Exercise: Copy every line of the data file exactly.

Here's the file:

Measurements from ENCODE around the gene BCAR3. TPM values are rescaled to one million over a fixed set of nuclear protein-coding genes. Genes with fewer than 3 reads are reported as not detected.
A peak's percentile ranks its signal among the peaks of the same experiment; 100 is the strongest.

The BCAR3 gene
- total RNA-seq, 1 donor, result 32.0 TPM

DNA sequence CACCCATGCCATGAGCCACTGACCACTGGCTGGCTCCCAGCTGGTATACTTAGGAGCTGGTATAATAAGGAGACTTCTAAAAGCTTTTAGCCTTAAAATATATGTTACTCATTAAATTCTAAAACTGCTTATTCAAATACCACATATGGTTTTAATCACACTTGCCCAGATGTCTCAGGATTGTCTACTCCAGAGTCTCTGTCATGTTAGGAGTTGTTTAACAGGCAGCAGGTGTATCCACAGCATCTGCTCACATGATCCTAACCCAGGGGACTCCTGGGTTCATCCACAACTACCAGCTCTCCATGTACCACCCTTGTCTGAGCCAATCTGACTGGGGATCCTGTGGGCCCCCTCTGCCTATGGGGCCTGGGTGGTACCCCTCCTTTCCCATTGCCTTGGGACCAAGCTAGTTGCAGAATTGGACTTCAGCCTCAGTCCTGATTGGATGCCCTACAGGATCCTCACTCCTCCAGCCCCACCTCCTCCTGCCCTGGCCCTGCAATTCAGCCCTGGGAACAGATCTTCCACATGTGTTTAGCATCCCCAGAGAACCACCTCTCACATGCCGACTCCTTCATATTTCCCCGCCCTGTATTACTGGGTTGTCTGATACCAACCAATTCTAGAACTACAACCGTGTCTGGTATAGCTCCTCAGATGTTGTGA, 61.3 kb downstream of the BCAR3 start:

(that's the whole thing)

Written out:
Measurements from ENCODE around the gene BCAR3. TPM values are rescaled to one million over a fixed set of nuclear protein-coding genes. Genes with fewer than 3 reads are reported as not detected.
A peak's percentile ranks its signal among the peaks of the same experiment; 100 is the strongest.

The BCAR3 gene
- total RNA-seq, 1 donor, result 32.0 TPM

DNA sequence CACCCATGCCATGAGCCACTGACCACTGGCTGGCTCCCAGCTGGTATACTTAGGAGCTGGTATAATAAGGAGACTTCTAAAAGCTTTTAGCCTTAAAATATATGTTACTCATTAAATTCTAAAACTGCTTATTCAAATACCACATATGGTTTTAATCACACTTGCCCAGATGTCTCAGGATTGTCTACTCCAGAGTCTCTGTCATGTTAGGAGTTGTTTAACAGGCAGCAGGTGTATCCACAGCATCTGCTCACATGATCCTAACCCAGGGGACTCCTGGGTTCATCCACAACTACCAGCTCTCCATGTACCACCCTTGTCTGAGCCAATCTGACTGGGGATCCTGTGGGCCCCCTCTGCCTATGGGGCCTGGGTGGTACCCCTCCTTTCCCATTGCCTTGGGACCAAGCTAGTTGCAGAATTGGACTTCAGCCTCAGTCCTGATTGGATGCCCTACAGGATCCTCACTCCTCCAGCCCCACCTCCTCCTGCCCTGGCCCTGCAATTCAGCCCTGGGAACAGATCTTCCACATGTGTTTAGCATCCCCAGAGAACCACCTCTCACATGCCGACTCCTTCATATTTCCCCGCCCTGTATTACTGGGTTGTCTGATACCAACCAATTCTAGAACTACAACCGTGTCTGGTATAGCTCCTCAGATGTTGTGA, 61.3 kb downstream of the BCAR3 start: